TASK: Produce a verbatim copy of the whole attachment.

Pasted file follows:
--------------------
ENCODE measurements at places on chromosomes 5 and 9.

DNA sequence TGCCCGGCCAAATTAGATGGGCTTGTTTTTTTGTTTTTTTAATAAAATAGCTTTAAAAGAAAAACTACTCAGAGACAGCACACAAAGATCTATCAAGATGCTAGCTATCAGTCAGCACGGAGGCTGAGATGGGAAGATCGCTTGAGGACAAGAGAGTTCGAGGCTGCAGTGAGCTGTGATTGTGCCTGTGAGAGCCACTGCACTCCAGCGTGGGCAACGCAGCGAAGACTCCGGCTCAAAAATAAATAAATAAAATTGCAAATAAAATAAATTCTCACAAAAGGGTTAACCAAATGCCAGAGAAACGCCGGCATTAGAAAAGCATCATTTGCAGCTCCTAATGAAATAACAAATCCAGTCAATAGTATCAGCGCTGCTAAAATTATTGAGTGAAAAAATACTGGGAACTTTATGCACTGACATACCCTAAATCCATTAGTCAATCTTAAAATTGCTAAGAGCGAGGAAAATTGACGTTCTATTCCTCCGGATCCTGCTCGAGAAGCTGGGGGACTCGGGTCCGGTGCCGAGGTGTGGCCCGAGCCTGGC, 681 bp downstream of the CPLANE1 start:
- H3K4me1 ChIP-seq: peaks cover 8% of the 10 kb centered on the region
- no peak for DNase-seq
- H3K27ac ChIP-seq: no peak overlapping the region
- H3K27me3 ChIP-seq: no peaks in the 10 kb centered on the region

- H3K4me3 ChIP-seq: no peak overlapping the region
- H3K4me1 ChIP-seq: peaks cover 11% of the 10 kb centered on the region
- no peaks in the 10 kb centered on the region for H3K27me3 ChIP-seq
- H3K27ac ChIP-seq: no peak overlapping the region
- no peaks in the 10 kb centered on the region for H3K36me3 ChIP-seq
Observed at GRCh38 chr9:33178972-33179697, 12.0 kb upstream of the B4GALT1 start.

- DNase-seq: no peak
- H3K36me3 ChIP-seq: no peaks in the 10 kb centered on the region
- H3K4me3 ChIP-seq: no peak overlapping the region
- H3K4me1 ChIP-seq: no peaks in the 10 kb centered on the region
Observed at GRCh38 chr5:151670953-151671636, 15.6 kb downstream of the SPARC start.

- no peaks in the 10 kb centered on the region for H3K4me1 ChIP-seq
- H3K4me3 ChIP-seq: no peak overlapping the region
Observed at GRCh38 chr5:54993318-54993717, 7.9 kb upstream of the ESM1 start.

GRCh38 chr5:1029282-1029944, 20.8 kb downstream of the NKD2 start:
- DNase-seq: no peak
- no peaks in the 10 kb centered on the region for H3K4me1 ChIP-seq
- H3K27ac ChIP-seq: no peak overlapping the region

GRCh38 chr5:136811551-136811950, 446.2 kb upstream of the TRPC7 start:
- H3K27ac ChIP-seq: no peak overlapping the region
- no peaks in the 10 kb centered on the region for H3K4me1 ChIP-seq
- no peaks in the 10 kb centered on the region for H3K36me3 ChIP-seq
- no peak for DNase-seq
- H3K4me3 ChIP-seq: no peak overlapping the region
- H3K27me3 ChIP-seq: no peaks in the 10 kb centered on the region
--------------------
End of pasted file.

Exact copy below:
ENCODE measurements at places on chromosomes 5 and 9.

DNA sequence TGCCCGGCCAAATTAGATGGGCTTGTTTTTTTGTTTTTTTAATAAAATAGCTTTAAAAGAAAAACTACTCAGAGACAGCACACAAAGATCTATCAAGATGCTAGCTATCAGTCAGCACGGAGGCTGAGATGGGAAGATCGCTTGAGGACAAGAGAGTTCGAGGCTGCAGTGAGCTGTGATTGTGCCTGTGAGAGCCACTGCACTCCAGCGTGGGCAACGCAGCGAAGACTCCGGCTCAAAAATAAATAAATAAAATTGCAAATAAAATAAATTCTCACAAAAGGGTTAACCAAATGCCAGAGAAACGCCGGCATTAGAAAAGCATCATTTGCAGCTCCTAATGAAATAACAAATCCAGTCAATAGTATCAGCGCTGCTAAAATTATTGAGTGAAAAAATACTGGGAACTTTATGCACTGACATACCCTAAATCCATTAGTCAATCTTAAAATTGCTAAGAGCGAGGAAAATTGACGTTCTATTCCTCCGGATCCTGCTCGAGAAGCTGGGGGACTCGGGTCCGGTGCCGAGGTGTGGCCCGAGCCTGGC, 681 bp downstream of the CPLANE1 start:
- H3K4me1 ChIP-seq: peaks cover 8% of the 10 kb centered on the region
- no peak for DNase-seq
- H3K27ac ChIP-seq: no peak overlapping the region
- H3K27me3 ChIP-seq: no peaks in the 10 kb centered on the region

- H3K4me3 ChIP-seq: no peak overlapping the region
- H3K4me1 ChIP-seq: peaks cover 11% of the 10 kb centered on the region
- no peaks in the 10 kb centered on the region for H3K27me3 ChIP-seq
- H3K27ac ChIP-seq: no peak overlapping the region
- no peaks in the 10 kb centered on the region for H3K36me3 ChIP-seq
Observed at GRCh38 chr9:33178972-33179697, 12.0 kb upstream of the B4GALT1 start.

- DNase-seq: no peak
- H3K36me3 ChIP-seq: no peaks in the 10 kb centered on the region
- H3K4me3 ChIP-seq: no peak overlapping the region
- H3K4me1 ChIP-seq: no peaks in the 10 kb centered on the region
Observed at GRCh38 chr5:151670953-151671636, 15.6 kb downstream of the SPARC start.

- no peaks in the 10 kb centered on the region for H3K4me1 ChIP-seq
- H3K4me3 ChIP-seq: no peak overlapping the region
Observed at GRCh38 chr5:54993318-54993717, 7.9 kb upstream of the ESM1 start.

GRCh38 chr5:1029282-1029944, 20.8 kb downstream of the NKD2 start:
- DNase-seq: no peak
- no peaks in the 10 kb centered on the region for H3K4me1 ChIP-seq
- H3K27ac ChIP-seq: no peak overlapping the region

GRCh38 chr5:136811551-136811950, 446.2 kb upstream of the TRPC7 start:
- H3K27ac ChIP-seq: no peak overlapping the region
- no peaks in the 10 kb centered on the region for H3K4me1 ChIP-seq
- no peaks in the 10 kb centered on the region for H3K36me3 ChIP-seq
- no peak for DNase-seq
- H3K4me3 ChIP-seq: no peak overlapping the region
- H3K27me3 ChIP-seq: no peaks in the 10 kb centered on the region